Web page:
But neither of these characters are as important as Johnny Burke, Rothstein’s childhood friend, a fiction for the convenience of the narrative. He is played by Mickey Rooney, who was 41 when this film was made. He retained his boyish smallness, but his face had gotten creased, and he was in the nadir of a mid-career slump; this was the same year he appeared as a grotesque, nakedly racist representation of a Japanese man in “Breakfast at Tiffany’s.”
Burke is a liability to Rothstein. He’s pleasant but unremarkably, and Rothstein now traffics with men who are unpleasant but remarkable. So Rothstein cuts him loose, but Burke refuses to do likewise. Burke hangs around in the background, keeping tabs on Rothstein for his own reasons. This will eventually lead Burke to make a decision that signs his own death warrant, and for Rothstein to betray him with typical calculating coldness. It’s the real climax of the film, and it’s great.I have often said of the young Rooney that he was an actor who refused to play subtext. He was a loud, manic, fascinating screen actor who played things broadly, and the results were disarmingly artificial, like seeing an 80-year-old man play a 10-year-old boy. But it’s not that Mickey Rooney we get in this film. No, Rooney’s Johnny Burke is a loney man with haunted features and a soft touch — he almost seems to diminish as you watch him. Rooney plays him honestly; he’s believably, tragically broken. It’s an unusual performance for Rooney, not simply because it is so subtle, but because it is so generous. Rooney had been a scene-stealer in his youth, but now, playing a supporting role, he lets himself be the support. The younger Rooney would have made his character’s anguish operatic, but here it is counterpoint to Rothstein’s coldness. Rooney plays it just enough to get the point across, and then diminishes again. Even when he dies, he dies small, a little man splayed out in the street by a fast hail of gunfire.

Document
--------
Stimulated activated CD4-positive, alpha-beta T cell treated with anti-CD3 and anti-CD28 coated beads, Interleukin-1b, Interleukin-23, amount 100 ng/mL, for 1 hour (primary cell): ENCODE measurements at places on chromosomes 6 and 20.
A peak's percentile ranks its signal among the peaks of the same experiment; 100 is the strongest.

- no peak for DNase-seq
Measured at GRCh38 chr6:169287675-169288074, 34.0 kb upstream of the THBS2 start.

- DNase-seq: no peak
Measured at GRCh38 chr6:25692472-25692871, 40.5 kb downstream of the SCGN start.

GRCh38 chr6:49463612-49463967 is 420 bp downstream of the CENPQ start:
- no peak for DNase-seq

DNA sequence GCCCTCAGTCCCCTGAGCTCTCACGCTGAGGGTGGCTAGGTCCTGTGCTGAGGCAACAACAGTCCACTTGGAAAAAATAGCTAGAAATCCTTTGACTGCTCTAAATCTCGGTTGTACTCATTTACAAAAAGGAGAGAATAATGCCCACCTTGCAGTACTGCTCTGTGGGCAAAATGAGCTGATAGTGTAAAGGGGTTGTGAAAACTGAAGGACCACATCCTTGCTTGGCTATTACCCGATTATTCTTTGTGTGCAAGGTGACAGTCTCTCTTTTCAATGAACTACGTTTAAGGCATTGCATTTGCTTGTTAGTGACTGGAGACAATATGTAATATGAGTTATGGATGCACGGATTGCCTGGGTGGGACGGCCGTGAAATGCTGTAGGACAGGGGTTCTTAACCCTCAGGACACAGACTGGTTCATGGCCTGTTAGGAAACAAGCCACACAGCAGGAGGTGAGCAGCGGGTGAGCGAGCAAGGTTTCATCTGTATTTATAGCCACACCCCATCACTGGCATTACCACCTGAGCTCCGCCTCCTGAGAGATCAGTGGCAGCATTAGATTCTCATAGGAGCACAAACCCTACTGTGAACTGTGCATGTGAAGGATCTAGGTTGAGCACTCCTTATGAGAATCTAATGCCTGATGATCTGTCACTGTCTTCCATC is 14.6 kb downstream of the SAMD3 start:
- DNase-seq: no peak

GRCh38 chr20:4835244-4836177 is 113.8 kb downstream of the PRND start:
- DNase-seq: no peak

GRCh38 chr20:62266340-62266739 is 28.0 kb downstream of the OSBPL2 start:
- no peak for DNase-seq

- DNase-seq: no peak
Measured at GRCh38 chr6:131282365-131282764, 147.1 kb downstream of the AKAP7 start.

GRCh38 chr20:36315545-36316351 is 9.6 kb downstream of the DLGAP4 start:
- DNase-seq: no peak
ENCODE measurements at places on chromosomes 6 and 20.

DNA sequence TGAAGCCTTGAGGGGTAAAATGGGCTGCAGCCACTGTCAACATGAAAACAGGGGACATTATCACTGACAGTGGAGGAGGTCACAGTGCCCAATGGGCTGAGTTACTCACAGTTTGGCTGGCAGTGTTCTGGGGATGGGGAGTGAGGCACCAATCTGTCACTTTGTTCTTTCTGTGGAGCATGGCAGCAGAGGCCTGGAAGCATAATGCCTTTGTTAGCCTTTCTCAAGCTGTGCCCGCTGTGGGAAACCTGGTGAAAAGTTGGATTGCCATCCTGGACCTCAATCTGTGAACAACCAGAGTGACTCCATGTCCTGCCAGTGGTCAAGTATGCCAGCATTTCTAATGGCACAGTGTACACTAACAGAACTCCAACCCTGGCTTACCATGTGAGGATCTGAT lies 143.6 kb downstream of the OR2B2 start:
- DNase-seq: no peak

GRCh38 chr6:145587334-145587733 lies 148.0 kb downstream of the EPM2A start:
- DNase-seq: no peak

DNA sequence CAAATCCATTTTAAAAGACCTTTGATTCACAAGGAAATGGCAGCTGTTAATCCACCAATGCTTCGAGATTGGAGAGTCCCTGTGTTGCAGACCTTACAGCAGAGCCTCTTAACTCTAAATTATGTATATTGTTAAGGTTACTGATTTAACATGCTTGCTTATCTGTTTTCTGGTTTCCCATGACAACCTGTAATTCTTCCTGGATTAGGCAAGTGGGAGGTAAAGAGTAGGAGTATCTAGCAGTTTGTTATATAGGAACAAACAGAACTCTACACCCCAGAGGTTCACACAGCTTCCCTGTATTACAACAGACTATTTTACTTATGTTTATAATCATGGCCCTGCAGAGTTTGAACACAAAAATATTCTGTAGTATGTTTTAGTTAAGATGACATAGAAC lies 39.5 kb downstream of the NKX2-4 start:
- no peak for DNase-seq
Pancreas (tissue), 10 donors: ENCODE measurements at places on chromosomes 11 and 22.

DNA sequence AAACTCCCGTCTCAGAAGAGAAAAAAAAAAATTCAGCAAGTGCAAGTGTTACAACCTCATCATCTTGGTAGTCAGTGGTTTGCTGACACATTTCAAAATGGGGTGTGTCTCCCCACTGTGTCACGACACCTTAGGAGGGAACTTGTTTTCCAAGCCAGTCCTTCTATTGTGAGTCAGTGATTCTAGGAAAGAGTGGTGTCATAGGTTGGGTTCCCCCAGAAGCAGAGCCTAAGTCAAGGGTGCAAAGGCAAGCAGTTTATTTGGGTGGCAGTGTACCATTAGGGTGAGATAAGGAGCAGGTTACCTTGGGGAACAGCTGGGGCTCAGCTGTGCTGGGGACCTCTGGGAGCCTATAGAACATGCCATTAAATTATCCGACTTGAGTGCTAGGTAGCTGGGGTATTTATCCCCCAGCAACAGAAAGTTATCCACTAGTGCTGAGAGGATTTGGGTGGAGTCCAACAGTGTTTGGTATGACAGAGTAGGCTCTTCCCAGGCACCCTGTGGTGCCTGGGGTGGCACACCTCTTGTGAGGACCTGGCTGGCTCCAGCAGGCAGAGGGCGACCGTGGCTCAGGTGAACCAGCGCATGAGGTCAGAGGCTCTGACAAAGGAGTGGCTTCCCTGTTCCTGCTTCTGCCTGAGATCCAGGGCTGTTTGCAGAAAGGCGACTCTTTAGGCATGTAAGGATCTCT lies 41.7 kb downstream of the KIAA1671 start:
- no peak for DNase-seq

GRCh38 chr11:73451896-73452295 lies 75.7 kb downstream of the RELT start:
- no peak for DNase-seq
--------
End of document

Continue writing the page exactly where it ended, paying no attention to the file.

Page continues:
But the 60s are a sort of lost decade for this sort of crime film. I’m not quite sure why, but it feels like Hollywood forgot how to make mobster films until the 70s, when, with the “The Godfather” and “Mean Streets,” they suddenly developed a new language for telling these stories. It’s strange, because the youth of the 60s developed a real fascination for the 1920s, reviving many of the decade’s signature elements.
But I suppose those would be the kids who would go on to revitalize the genre in the 70s, and just now the films were being made by men who grew up during the 40s and 50s. This was a generation that bought into the American dream and benefited from it, and so would be unsympathetic to gangsters, whose rise often seems like a burlesque of the American dream. This film certainly treat’s Rothstein’s career as grotesque, marked by his inability to work within established American institutions, even those that are corrupt, but especially those that are virtuous, like friendship and marriage.
It would take a more cynical generation to see Rothstein’s burlesque as a useful commentary on the hypocrisy of the American dream, instead of a self-destructive inversion of it. And that generation was just about to come of age.